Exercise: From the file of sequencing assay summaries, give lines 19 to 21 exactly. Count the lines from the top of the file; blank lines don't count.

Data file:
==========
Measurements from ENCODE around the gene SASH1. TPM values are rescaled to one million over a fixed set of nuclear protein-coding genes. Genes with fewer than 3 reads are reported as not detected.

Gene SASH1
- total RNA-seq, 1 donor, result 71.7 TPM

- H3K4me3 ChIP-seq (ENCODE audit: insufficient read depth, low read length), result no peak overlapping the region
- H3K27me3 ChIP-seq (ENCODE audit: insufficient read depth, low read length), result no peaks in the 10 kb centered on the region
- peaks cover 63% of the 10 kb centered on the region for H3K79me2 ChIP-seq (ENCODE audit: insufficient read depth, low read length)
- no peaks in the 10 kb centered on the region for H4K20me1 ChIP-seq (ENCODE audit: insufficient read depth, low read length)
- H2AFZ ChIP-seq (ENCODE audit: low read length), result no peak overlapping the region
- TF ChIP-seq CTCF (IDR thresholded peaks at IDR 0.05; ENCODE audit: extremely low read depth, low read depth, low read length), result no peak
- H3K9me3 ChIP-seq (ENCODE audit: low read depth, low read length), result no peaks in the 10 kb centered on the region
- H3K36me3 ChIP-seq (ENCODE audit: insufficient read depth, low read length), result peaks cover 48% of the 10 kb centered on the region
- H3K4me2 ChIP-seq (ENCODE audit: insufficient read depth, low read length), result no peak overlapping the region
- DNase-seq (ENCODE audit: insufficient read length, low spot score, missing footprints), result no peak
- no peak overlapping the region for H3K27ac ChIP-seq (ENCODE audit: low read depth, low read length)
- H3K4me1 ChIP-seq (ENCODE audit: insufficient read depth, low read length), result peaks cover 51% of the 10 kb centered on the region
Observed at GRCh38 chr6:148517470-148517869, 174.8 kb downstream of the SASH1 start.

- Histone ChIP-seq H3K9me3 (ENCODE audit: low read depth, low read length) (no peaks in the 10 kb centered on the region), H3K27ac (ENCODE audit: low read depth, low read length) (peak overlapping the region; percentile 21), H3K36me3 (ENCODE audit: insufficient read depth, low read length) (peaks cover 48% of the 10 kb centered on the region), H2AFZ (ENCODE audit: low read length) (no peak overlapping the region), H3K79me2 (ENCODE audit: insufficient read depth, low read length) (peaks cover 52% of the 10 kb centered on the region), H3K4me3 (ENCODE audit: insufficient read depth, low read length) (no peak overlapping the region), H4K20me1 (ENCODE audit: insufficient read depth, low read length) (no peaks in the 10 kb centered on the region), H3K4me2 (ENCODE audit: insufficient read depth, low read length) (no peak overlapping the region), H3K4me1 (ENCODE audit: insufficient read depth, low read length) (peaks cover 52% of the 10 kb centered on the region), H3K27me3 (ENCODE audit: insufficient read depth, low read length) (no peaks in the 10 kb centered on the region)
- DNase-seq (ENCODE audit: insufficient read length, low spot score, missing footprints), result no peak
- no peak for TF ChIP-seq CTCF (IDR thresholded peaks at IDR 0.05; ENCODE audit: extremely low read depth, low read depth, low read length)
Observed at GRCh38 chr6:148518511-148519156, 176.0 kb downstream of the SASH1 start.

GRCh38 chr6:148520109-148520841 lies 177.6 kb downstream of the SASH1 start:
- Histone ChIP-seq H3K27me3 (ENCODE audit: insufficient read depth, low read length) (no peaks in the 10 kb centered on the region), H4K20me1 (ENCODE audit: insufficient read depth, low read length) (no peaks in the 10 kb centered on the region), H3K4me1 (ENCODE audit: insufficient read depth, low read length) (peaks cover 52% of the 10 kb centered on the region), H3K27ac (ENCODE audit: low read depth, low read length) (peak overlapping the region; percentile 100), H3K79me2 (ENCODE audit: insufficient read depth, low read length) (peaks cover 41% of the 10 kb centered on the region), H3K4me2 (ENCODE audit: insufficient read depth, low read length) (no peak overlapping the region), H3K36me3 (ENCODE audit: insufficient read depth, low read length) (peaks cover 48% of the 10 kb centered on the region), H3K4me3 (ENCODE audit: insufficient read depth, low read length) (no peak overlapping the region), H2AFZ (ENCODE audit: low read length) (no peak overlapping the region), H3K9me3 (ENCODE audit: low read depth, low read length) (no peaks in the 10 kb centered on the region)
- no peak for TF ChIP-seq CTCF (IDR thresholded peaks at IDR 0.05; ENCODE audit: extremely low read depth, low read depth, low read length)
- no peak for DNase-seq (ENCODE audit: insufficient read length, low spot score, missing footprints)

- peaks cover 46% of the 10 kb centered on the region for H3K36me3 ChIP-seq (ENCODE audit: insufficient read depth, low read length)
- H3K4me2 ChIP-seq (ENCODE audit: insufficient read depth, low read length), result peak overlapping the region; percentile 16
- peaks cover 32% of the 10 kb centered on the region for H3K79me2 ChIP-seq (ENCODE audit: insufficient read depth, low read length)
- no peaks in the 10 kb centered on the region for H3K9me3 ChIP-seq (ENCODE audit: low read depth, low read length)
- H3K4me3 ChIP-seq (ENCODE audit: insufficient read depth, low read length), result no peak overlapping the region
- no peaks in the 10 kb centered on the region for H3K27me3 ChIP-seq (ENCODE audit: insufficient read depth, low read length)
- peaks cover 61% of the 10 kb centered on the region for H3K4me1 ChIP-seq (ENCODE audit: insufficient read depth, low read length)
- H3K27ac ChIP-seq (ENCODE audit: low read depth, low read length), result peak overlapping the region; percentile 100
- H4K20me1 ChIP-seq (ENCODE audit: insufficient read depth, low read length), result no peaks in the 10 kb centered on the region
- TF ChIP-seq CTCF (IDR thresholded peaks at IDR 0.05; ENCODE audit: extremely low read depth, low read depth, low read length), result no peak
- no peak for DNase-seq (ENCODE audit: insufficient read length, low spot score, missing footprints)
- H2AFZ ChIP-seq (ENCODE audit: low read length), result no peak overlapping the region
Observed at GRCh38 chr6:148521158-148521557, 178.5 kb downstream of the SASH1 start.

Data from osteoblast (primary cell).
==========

- no peak for TF ChIP-seq CTCF (IDR thresholded peaks at IDR 0.05; ENCODE audit: extremely low read depth, low read depth, low read length)
Observed at GRCh38 chr6:148518511-148519156, 176.0 kb downstream of the SASH1 start.

GRCh38 chr6:148520109-148520841 lies 177.6 kb downstream of the SASH1 start: